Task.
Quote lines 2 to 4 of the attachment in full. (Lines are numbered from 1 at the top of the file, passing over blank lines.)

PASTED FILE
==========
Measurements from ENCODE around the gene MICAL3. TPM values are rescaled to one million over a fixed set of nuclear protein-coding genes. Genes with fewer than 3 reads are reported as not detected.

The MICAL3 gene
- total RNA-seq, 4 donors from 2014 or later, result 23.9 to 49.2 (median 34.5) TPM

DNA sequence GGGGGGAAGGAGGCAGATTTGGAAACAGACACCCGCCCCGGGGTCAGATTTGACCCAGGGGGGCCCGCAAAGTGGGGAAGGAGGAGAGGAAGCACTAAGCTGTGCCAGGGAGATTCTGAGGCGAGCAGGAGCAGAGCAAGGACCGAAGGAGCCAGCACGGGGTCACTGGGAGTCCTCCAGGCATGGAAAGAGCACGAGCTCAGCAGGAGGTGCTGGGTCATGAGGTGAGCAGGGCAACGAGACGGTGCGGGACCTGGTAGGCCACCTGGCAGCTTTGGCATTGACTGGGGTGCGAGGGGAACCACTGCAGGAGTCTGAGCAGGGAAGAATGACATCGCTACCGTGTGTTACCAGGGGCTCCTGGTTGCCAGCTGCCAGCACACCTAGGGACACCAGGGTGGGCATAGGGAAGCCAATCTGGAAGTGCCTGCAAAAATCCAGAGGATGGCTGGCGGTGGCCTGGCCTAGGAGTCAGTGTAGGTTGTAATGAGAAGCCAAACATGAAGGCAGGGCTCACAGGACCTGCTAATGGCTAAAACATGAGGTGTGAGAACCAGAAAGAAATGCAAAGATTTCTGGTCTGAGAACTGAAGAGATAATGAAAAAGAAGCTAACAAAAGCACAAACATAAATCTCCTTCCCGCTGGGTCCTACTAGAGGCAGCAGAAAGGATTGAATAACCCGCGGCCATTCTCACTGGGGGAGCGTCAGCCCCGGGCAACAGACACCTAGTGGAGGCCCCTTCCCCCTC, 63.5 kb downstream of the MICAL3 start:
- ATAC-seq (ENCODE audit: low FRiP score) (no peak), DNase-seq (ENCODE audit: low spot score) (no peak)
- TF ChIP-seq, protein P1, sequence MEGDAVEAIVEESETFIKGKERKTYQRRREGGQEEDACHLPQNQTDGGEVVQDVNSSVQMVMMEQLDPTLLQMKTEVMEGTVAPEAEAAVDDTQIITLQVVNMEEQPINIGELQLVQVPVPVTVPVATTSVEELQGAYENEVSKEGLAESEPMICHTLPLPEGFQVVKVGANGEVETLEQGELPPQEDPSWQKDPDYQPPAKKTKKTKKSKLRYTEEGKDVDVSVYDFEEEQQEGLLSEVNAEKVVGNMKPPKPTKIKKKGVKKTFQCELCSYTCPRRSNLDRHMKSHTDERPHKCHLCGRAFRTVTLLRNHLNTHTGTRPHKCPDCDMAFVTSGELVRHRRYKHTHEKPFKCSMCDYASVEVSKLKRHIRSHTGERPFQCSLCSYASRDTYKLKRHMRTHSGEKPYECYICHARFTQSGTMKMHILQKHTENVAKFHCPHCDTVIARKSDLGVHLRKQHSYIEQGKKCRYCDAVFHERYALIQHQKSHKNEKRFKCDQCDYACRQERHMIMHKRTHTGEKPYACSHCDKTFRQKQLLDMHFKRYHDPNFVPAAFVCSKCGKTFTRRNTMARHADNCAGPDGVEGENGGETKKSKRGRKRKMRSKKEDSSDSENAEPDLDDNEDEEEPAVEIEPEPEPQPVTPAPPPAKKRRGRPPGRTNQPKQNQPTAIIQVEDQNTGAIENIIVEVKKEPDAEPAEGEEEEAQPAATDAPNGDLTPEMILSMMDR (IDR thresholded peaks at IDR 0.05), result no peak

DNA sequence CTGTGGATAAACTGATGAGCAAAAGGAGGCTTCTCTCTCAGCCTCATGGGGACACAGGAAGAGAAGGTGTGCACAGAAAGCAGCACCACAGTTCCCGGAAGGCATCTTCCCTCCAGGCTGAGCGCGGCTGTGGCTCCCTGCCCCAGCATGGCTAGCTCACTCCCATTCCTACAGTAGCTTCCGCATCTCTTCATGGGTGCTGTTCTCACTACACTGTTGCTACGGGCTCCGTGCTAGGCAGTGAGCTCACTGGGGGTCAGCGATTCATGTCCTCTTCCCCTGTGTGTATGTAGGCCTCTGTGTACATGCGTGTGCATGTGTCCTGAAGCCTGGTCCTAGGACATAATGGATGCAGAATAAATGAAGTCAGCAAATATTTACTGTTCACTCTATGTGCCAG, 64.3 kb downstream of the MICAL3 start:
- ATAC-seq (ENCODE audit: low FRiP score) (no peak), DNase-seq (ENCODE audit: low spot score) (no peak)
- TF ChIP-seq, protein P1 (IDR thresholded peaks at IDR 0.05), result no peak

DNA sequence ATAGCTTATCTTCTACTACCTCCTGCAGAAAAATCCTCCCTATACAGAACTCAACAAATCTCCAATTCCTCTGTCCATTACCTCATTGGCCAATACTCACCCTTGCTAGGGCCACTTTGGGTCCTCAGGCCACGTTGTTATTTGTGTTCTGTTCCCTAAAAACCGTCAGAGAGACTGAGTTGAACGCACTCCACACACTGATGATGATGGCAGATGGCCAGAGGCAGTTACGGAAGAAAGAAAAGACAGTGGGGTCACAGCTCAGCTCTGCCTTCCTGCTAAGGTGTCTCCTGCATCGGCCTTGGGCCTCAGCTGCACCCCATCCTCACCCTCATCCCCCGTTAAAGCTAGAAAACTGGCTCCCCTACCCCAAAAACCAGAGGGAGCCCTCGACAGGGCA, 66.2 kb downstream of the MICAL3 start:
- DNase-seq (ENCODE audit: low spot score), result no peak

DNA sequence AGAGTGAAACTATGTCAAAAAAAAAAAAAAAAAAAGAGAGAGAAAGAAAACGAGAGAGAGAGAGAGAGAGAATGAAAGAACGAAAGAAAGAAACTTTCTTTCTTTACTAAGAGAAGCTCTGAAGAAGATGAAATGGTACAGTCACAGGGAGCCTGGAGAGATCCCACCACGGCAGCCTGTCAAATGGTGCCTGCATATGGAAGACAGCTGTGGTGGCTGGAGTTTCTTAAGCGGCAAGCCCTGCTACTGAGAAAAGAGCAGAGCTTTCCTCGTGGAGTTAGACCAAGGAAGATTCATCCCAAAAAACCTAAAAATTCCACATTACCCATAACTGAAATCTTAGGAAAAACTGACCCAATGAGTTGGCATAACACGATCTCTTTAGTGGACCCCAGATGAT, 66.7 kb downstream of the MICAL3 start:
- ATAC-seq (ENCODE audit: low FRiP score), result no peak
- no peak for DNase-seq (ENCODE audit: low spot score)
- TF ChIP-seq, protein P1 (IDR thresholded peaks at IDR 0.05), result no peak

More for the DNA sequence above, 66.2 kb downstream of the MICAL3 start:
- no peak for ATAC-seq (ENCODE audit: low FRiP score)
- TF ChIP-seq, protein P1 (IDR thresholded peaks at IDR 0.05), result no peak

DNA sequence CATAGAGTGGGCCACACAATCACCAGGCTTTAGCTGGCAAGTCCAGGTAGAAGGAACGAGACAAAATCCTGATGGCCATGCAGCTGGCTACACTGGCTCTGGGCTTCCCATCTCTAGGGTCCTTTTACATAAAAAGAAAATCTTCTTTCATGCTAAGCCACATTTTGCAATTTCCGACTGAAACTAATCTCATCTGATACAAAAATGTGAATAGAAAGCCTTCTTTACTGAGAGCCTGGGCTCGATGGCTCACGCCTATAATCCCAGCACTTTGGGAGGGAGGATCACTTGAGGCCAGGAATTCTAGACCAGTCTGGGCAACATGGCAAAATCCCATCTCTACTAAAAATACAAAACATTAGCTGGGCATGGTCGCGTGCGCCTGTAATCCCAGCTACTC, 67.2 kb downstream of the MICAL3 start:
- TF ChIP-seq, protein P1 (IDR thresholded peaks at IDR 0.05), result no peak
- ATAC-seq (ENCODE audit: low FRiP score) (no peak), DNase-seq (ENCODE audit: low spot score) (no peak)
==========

The MICAL3 gene
- total RNA-seq, 4 donors from 2014 or later, result 23.9 to 49.2 (median 34.5) TPM

DNA sequence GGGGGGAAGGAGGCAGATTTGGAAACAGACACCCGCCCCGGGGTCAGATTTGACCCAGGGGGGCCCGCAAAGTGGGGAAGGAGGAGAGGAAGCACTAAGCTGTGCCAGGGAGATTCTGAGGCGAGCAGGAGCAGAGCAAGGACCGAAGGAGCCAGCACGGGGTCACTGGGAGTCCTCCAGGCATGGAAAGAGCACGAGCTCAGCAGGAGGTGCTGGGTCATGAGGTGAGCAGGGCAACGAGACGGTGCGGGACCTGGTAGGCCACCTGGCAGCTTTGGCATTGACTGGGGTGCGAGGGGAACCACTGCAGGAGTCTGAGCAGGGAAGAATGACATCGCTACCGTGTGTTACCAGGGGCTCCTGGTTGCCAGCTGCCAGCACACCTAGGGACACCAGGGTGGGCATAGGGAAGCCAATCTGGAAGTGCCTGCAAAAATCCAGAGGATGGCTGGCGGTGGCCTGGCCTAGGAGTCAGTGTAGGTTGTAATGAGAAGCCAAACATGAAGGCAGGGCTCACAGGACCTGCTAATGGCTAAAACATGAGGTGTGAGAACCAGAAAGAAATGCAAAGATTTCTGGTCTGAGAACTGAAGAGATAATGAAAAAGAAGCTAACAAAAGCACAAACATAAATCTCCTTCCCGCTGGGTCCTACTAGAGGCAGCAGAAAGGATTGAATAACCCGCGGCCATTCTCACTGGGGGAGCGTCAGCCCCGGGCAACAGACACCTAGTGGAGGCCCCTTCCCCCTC, 63.5 kb downstream of the MICAL3 start: